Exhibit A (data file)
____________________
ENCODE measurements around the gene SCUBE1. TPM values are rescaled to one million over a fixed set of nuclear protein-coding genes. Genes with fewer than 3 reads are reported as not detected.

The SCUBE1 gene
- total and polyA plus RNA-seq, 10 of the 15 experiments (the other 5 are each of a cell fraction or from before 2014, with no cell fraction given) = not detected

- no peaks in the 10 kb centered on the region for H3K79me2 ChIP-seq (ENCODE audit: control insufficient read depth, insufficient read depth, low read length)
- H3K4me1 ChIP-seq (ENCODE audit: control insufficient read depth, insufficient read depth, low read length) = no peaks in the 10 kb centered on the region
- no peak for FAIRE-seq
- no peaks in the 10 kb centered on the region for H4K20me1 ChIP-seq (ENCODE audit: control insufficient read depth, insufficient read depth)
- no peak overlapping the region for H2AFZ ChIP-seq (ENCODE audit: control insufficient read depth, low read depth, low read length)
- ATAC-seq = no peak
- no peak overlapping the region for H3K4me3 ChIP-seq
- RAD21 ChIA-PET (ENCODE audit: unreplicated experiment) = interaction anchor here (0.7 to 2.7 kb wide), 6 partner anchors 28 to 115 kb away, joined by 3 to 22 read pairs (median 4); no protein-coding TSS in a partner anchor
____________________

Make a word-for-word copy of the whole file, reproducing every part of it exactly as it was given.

ENCODE measurements around the gene SCUBE1. TPM values are rescaled to one million over a fixed set of nuclear protein-coding genes. Genes with fewer than 3 reads are reported as not detected.

The SCUBE1 gene
- total and polyA plus RNA-seq, 10 of the 15 experiments (the other 5 are each of a cell fraction or from before 2014, with no cell fraction given) = not detected

- no peaks in the 10 kb centered on the region for H3K79me2 ChIP-seq (ENCODE audit: control insufficient read depth, insufficient read depth, low read length)
- H3K4me1 ChIP-seq (ENCODE audit: control insufficient read depth, insufficient read depth, low read length) = no peaks in the 10 kb centered on the region
- no peak for FAIRE-seq
- no peaks in the 10 kb centered on the region for H4K20me1 ChIP-seq (ENCODE audit: control insufficient read depth, insufficient read depth)
- no peak overlapping the region for H2AFZ ChIP-seq (ENCODE audit: control insufficient read depth, low read depth, low read length)
- ATAC-seq = no peak
- no peak overlapping the region for H3K4me3 ChIP-seq
- RAD21 ChIA-PET (ENCODE audit: unreplicated experiment) = interaction anchor here (0.7 to 2.7 kb wide), 6 partner anchors 28 to 115 kb away, joined by 3 to 22 read pairs (median 4); no protein-coding TSS in a partner anchor